Once you understand your initial position through data, you can begin to explore where you wish to get to, which will form the basis of your targets. Mark highlighted the importance of being robust, ensuring your targets are explainable and defensible. A good way to do this is through benchmarking. You can do this by sector, but it is also worth considering your geography, your customer base (if relevant), and the community in which you operate. Seek out existing data to help achieve this aim; for example, the census can be a good source of population data based on geographical area.

You may also wish to use your data to decide how to give your target setting focus. For example, when KPMG embarked on its target-setting journey, it identified that the area of greatest inequality was in the make-up of its leadership, which became the focus of its targets.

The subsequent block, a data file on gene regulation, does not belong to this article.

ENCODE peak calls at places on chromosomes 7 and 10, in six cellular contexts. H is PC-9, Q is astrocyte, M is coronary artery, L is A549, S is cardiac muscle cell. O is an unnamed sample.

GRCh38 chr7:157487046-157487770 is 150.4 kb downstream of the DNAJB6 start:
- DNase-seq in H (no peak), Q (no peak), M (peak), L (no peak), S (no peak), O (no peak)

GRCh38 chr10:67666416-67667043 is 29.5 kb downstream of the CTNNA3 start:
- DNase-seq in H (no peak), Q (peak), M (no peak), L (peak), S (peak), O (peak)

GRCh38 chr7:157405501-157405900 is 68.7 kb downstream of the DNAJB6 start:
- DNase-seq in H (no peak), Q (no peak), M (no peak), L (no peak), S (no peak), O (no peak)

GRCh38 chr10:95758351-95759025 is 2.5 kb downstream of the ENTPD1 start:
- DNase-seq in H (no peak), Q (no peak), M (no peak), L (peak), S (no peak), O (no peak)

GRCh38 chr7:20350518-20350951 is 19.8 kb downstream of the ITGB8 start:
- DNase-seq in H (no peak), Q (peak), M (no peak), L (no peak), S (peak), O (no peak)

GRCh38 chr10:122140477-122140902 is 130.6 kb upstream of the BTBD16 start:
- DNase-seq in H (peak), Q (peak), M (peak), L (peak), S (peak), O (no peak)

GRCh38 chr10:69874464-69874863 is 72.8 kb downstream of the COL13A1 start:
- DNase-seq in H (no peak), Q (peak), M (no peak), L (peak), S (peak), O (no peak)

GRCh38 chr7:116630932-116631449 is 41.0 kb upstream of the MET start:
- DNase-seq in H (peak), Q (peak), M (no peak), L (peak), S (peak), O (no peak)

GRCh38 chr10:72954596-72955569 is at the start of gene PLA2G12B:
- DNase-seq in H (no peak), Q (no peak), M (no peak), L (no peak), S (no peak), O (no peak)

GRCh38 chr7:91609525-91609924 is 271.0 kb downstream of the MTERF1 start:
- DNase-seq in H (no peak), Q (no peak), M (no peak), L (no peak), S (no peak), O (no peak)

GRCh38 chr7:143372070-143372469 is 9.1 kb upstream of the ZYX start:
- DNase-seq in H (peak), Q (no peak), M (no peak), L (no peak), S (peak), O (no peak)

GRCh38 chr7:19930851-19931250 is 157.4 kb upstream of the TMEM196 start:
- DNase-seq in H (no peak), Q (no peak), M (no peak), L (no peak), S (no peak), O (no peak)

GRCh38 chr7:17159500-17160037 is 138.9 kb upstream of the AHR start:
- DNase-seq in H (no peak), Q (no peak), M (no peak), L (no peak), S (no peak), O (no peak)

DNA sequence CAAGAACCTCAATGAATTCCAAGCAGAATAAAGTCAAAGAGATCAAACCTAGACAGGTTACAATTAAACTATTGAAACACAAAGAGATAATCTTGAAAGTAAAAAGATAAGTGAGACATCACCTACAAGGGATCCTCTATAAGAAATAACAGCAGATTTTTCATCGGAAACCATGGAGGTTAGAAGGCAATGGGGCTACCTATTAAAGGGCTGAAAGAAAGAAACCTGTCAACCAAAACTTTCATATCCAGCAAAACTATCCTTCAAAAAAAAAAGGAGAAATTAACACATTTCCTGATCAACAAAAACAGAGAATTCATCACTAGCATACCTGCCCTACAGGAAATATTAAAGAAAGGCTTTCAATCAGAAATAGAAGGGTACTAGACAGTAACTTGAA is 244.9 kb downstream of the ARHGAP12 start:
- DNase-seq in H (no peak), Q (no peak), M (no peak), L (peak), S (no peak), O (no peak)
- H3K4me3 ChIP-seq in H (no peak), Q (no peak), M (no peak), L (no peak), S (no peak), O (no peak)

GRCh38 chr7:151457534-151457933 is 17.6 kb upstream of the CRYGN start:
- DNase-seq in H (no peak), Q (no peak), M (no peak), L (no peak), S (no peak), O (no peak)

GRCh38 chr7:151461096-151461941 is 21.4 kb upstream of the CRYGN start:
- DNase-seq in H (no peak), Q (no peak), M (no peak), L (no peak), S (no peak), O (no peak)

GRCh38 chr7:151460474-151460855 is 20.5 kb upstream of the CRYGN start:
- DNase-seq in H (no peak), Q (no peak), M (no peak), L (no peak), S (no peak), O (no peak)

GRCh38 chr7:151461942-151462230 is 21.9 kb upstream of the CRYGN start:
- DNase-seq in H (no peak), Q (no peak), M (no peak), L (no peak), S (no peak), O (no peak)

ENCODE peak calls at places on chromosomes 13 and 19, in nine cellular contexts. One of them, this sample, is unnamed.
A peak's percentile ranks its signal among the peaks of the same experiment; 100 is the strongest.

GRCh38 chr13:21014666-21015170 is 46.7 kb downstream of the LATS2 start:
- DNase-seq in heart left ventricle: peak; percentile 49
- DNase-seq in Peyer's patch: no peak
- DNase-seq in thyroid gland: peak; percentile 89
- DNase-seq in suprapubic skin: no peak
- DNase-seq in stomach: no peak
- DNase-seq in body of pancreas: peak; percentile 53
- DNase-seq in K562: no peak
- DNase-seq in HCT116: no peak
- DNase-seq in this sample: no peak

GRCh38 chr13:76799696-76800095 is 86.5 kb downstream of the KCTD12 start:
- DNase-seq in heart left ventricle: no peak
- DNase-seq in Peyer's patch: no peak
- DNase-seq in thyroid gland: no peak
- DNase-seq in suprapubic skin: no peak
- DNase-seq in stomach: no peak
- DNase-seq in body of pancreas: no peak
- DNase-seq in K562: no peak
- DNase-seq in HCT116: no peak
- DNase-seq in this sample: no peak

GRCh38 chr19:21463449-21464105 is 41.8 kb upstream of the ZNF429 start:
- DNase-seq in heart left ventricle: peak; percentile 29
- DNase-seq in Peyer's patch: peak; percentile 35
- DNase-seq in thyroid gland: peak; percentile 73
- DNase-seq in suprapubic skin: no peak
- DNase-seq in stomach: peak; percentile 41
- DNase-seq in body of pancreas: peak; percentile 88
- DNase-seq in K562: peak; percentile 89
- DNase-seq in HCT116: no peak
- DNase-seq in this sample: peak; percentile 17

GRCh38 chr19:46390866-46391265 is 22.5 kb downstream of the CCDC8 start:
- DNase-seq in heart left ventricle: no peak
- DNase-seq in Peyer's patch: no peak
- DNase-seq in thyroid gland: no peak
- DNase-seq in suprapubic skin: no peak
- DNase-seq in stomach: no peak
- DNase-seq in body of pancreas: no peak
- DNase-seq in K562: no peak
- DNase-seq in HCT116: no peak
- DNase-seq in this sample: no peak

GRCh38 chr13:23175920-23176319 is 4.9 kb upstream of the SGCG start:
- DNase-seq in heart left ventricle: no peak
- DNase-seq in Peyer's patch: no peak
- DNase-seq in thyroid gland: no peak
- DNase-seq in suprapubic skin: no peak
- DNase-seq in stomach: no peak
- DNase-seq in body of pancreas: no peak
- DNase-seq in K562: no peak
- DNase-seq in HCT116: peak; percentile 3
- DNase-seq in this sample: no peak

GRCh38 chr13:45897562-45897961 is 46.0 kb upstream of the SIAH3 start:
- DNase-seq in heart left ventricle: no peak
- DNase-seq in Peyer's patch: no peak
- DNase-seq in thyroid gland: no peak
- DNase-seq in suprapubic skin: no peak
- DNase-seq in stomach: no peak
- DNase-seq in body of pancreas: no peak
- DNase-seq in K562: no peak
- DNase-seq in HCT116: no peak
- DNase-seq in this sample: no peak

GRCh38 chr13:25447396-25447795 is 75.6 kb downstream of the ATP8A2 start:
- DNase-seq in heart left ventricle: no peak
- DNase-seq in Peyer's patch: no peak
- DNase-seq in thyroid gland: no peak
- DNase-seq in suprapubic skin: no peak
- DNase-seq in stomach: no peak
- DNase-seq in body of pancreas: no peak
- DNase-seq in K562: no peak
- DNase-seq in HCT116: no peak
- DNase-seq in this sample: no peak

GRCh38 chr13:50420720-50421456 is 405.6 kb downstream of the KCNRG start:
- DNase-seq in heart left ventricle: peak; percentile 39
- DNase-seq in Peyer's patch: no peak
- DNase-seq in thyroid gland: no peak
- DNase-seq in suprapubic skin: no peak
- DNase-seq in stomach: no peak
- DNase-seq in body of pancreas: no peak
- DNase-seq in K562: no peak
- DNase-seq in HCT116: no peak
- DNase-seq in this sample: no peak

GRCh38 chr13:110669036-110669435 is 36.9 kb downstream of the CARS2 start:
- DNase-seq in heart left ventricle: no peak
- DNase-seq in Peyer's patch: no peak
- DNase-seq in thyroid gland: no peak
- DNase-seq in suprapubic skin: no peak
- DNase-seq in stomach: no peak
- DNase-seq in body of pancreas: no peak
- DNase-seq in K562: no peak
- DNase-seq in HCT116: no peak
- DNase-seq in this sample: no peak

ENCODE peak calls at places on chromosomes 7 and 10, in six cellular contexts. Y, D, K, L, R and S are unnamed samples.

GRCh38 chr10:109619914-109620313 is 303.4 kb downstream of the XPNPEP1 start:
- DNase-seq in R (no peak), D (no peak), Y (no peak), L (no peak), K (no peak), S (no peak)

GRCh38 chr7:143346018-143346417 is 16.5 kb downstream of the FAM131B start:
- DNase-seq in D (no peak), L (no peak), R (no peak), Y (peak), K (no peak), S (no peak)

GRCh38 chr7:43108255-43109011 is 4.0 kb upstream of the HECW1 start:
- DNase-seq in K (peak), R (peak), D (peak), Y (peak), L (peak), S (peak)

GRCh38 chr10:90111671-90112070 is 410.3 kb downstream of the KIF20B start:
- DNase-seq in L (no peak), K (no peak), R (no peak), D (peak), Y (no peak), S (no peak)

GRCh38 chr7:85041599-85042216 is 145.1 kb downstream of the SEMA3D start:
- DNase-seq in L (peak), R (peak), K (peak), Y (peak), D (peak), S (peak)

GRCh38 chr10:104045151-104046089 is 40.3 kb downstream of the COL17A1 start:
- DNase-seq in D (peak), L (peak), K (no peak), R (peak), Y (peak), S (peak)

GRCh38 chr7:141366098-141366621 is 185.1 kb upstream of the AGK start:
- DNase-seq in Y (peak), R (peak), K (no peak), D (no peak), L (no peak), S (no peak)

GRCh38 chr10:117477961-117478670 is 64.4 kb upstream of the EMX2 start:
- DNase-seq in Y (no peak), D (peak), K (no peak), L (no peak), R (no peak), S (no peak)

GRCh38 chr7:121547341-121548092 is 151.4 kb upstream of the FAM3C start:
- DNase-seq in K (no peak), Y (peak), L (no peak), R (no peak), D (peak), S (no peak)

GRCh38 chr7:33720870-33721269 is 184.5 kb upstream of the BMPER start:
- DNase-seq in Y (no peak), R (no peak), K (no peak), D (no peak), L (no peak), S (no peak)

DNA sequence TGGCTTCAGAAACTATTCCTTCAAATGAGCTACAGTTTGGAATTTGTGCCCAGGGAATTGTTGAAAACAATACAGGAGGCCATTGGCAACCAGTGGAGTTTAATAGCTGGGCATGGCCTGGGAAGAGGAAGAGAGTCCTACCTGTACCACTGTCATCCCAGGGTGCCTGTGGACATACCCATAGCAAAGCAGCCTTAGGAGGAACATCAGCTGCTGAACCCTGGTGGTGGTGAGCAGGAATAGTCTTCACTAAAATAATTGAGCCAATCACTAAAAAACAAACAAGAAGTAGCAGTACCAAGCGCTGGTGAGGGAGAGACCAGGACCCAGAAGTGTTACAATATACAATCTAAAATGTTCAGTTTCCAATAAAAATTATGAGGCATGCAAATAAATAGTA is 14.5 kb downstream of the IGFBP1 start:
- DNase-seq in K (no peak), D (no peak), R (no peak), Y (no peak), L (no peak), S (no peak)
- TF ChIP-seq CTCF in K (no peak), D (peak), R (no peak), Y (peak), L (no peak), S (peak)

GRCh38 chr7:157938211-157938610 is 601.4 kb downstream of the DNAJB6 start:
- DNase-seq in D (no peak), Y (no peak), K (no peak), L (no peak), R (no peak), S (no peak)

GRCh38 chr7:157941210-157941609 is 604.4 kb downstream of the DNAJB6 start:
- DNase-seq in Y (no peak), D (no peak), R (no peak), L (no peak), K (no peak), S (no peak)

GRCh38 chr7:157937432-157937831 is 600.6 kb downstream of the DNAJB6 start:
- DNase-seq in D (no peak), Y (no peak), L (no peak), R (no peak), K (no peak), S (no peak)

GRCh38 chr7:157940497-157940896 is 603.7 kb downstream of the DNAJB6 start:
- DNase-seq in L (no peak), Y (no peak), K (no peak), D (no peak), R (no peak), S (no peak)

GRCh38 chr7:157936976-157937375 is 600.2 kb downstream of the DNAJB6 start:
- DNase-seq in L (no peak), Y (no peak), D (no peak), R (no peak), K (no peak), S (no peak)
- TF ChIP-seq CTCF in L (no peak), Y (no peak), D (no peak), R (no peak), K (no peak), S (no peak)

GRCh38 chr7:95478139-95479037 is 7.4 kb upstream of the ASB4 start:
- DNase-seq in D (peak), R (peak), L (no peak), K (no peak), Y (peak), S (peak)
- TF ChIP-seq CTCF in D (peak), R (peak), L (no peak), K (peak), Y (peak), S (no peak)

For targets to be successful, they require buy-in, so it is really important that you consult and engage. Where you can, consult with external experts. They will be able to help you with data modelling and assurance. Even more importantly, engage internally, including your internal governance, leadership teams and broader employees. By asking questions such as “do these targets feel right to you?” or “do they present any concerns or challenges?”, the answers should be able to provide a vital temperature check for your proposed targets and improve your chances of buy-in and increase disclosure levels once the targets are rolled out.